Loeb states that there are no other known astronomical bodies which can produce radio bursts of this brightness, which is about tens of billions of times brighter than pulsars. More importantly, FRBs are repetitive but in an unpredictable way, which nullifies the exploding star theory.

And the recent historical statement caused a new wave of excitement: “An artificial origin is worth contemplating and checking.”

Another possibility: a megastructure?

Loeb says that these bursts travelling great distances might be originating from huge and powerful transmitters. While Avi Loeb and Manasvi Lingam of Harvard University were investigating the technological possibility of such a device, they calculated that if the transmitter were solar powered, the sunlight falling on an area of a planet twice the size of the Earth would be needed. This area could either be a massive planet or a megastructure harvesting solar light in space.

Chasing intergalactic voyage

Granted: The technology required to prevent such a massive amount of heat from melting down the system is beyond current human technology, but still possible according to the laws of physics. Loeb’s answer to the question of what purpose may such a technology be used for is “an interstellar, or even an intergalactic communication system”. Loeb believes that only a transmitter of this scale would make spacecraft suitable for interstellar voyage.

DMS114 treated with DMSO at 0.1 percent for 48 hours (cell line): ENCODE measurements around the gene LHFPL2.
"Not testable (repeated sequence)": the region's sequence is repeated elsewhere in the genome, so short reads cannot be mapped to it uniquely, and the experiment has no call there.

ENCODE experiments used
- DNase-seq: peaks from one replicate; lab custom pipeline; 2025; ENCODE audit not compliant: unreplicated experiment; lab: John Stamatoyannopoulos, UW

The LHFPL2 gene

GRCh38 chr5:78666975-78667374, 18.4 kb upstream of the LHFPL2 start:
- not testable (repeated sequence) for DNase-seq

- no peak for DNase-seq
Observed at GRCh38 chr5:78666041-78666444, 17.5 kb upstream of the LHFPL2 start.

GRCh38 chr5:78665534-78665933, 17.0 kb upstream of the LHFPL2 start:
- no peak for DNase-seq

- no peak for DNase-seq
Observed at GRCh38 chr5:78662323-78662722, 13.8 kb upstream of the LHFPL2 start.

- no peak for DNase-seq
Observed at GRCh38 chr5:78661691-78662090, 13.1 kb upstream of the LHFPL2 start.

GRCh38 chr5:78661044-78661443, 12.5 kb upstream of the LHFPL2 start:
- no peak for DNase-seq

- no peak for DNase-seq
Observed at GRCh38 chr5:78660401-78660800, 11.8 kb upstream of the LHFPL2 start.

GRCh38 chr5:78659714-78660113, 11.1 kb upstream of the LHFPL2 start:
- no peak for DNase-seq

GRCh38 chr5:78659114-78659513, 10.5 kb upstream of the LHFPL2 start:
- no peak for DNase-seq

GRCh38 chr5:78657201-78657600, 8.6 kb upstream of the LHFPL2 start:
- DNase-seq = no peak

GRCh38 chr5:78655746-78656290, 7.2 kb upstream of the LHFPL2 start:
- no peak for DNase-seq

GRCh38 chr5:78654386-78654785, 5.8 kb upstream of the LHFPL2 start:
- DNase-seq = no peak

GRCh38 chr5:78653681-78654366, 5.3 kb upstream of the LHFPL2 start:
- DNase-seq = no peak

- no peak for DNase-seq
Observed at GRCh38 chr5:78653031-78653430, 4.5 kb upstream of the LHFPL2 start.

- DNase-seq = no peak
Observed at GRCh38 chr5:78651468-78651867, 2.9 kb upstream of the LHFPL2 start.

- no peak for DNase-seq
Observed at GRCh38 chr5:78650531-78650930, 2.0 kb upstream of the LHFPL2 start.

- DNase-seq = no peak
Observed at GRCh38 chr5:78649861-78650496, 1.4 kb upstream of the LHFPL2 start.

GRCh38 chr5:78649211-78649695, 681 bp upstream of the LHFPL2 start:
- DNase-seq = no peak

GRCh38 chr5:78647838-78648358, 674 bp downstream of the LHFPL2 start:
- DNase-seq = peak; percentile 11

The team suggests that we would be able to observe these short flashes of energy bursts while the craft and its host planet, star and galaxy are all moving relative to us.

The new generation of research contemplates on the fact that an advanced civilisation, no matter what type of biological creatures it is composed of, would be able to control an immense natural power as long as the laws of physics apply to it, and possibly create additional energy sources with the help of planets and moons in space after depleting the sources on their own planet. This hypothesis was first put forward in 1960 by physicist and mathematician Freeman Dyson, and the hypothetical megastructures built for transmitting energy harvested from a star are called Dyson spheres.